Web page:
Synaptic plasticity, changes in the strength of connections between neurons with experience, provides a mechanism for information storage in the brain. Long-lasting forms of plasticity have been shown to require RNA and protein synthesis, indicating that signals can be transported from the synapse, where they are generated, to the nucleus, where they are converted into changes in gene expression. The extreme polarity of neurons and the significant distances that can exist between distal synapses and cell soma present a unique set of challenges to nucleocytoplasmic trafficking.
The aim of this proposal is to delineate the role of the active nuclear import pathway in transporting signals from synapse to nucleus during long-lasting forms of learning-related synaptic plasticity. In this pathway, proteins bearing nuclear localization signals (NLSs) are recognized by a nuclear transport adaptor, called importin alpha, which then binds a nuclear transporter called importin betal. Importin betal docks the heterotrimeric complex at the nuclear pore and mediates its translocation into the nucleus. We plan to study importin-mediated nuclear transport, using both dissociated mouse hippocampal cultures and acute hippocampal slices to study various aspects of synaptic plasticity. In our first aim, we will determine whether importins are localized to the synapse and subsequently translocate following stimuli that lead to transcription-dependent plasticity. In the second aim, we propose to identify synaptically localized proteins that are transported to the nucleus following synaptic stimulation. In the final aim, we will determine how the importin-cargo complex is assembled at the synapse and what cell biological pathways are involved in the translocation of this complex to the nucleus. Relevance to public health: Understanding the mechanisms whereby synaptically generated signals trigger changes in gene expression in the nucleus during memory formation provides a means of identifying therapeutic targets for a variety of disorders including mental retardation, age-related memory loss, Alzheimer's disease, epilepsy, drug addiction as well as many neuropsychiatric diseases.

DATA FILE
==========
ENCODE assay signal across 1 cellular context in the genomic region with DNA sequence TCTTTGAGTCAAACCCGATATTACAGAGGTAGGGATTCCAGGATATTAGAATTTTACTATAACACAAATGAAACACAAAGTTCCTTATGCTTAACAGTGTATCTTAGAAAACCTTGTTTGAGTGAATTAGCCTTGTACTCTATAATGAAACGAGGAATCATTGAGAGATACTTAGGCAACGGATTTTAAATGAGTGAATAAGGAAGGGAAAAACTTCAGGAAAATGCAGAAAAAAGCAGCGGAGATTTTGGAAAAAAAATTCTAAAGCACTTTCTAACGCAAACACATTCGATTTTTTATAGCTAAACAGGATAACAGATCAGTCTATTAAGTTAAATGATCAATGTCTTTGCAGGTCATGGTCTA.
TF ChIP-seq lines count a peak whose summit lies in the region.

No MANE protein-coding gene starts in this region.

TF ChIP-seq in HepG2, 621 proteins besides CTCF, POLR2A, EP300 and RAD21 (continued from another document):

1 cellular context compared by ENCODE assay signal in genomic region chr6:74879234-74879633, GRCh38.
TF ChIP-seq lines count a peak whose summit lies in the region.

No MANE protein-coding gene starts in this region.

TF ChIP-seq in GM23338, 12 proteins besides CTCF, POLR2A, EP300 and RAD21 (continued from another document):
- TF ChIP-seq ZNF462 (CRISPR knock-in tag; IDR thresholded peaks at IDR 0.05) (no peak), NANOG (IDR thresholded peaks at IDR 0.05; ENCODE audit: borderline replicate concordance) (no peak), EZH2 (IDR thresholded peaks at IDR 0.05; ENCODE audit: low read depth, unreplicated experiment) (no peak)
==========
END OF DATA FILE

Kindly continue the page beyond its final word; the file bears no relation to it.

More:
Agency
National Institute of Health (NIH)
Institute
National Institute of Mental Health (NIMH)
Type
Research Project (R01)
Project #
5R01MH077022-04
Application #
7802314
Study Section
Synapses, Cytoskeleton and Trafficking Study Section (SYN)
Program Officer
Asanuma, Chiiko
Project Start
2007-07-05
Project End
2012-04-30
Budget Start
2010-05-01
Budget End
2011-04-30
Support Year
4
Fiscal Year
2010
Total Cost
$327,250
Indirect Cost
Name
University of California Los Angeles
Department
Type
Schools of Medicine
DUNS #
092530369
City
Los Angeles
State
CA
Country
United States
Zip Code
90095
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Ch'ng, Toh Hean; DeSalvo, Martina; Lin, Peter et al. (2015) Cell biological mechanisms of activity-dependent synapse to nucleus translocation of CRTC1 in neurons. Front Mol Neurosci 8:48
Ch'ng, Toh Hean; Uzgil, Besim; Lin, Peter et al. (2012) Activity-dependent transport of the transcriptional coactivator CRTC1 from synapse to nucleus. Cell 150:207-21
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Jeffrey, Rachel A; Ch'ng, Toh Hean; O'Dell, Thomas J et al. (2009) Activity-dependent anchoring of importin alpha at the synapse involves regulated binding to the cytoplasmic tail of the NR1-1a subunit of the NMDA receptor. J Neurosci 29:15613-20

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